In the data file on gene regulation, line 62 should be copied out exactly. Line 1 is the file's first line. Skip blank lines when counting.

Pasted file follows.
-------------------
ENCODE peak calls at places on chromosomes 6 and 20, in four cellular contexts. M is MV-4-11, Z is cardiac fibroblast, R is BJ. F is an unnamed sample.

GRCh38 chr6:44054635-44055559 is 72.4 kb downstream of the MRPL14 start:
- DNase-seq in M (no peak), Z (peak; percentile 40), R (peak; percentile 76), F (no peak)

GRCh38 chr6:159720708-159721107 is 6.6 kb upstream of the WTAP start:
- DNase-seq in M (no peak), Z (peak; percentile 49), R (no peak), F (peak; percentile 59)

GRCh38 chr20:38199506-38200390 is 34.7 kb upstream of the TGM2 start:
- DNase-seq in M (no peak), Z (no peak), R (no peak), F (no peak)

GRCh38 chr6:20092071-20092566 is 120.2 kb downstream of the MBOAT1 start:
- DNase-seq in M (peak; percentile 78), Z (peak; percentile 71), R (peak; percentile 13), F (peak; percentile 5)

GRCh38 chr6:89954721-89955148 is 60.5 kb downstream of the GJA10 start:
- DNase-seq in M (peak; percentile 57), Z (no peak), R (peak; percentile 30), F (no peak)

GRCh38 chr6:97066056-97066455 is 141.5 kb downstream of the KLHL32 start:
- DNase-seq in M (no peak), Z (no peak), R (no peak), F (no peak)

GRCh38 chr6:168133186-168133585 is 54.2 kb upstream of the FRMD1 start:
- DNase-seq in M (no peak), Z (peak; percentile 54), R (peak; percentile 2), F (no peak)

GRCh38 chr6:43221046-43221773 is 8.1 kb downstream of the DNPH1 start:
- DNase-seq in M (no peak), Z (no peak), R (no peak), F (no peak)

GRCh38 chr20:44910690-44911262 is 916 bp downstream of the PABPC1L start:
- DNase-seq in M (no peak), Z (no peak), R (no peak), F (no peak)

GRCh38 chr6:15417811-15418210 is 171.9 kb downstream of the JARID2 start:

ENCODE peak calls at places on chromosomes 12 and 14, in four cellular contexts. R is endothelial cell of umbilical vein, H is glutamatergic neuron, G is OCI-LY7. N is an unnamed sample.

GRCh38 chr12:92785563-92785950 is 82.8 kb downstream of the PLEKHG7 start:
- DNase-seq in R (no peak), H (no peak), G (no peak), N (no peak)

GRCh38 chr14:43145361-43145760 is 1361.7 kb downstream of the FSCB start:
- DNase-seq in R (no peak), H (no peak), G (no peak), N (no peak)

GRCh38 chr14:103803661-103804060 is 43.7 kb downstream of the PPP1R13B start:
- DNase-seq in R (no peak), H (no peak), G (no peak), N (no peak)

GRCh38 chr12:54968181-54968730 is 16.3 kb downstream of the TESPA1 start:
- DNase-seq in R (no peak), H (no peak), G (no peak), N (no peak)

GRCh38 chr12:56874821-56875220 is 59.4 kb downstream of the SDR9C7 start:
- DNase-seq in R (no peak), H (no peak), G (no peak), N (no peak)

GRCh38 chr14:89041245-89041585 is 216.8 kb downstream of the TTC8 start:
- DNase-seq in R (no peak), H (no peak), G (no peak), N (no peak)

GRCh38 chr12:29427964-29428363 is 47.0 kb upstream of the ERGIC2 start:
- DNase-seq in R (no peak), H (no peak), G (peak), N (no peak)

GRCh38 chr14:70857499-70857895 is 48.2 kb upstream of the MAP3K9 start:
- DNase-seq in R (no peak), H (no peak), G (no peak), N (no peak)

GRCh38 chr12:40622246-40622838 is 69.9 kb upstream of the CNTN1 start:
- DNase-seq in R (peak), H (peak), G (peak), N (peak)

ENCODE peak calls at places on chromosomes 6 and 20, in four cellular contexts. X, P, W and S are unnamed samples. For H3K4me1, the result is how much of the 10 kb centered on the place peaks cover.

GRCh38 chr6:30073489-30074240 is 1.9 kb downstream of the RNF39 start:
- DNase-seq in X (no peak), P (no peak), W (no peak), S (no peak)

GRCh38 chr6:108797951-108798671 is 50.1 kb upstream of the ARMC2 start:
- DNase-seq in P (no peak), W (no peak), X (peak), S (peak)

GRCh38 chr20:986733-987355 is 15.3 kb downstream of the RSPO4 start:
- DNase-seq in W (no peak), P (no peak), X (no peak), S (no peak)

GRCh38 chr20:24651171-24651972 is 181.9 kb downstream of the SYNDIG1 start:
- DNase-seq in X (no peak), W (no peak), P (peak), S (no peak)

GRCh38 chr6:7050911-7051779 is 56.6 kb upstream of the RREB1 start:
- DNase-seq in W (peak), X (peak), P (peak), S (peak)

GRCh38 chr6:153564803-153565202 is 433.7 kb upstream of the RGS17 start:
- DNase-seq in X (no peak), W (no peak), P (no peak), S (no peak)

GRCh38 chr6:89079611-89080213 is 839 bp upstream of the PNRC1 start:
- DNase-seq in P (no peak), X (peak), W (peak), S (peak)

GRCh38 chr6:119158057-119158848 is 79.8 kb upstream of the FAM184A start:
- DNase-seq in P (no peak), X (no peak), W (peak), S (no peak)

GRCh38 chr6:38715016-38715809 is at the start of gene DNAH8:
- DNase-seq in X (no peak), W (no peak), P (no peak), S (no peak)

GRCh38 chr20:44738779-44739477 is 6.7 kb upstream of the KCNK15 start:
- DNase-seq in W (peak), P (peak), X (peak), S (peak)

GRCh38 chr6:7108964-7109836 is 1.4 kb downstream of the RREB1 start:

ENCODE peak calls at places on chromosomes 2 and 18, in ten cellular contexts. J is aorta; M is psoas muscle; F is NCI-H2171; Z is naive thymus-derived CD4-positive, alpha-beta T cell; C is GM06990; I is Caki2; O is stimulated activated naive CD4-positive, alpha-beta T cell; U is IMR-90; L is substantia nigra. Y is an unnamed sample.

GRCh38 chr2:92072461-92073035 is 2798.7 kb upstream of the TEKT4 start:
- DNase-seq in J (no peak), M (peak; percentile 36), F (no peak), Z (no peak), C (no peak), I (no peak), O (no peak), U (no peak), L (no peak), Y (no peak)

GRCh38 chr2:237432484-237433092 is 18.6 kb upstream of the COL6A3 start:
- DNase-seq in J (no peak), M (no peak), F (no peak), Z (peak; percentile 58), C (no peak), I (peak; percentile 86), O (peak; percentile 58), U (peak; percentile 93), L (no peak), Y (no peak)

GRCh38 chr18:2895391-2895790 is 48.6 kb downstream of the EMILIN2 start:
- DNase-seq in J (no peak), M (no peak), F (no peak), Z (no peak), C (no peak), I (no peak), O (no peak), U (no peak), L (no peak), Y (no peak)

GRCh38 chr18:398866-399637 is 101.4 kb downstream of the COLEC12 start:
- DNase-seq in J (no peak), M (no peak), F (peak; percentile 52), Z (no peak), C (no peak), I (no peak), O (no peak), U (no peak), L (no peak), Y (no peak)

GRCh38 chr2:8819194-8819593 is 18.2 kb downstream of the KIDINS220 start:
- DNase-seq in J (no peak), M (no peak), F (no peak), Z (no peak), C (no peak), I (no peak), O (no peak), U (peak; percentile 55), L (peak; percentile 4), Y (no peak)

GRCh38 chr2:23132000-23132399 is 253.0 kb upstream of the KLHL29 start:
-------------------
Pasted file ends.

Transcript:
ENCODE peak calls at places on chromosomes 2 and 18, in ten cellular contexts. J is aorta; M is psoas muscle; F is NCI-H2171; Z is naive thymus-derived CD4-positive, alpha-beta T cell; C is GM06990; I is Caki2; O is stimulated activated naive CD4-positive, alpha-beta T cell; U is IMR-90; L is substantia nigra. Y is an unnamed sample.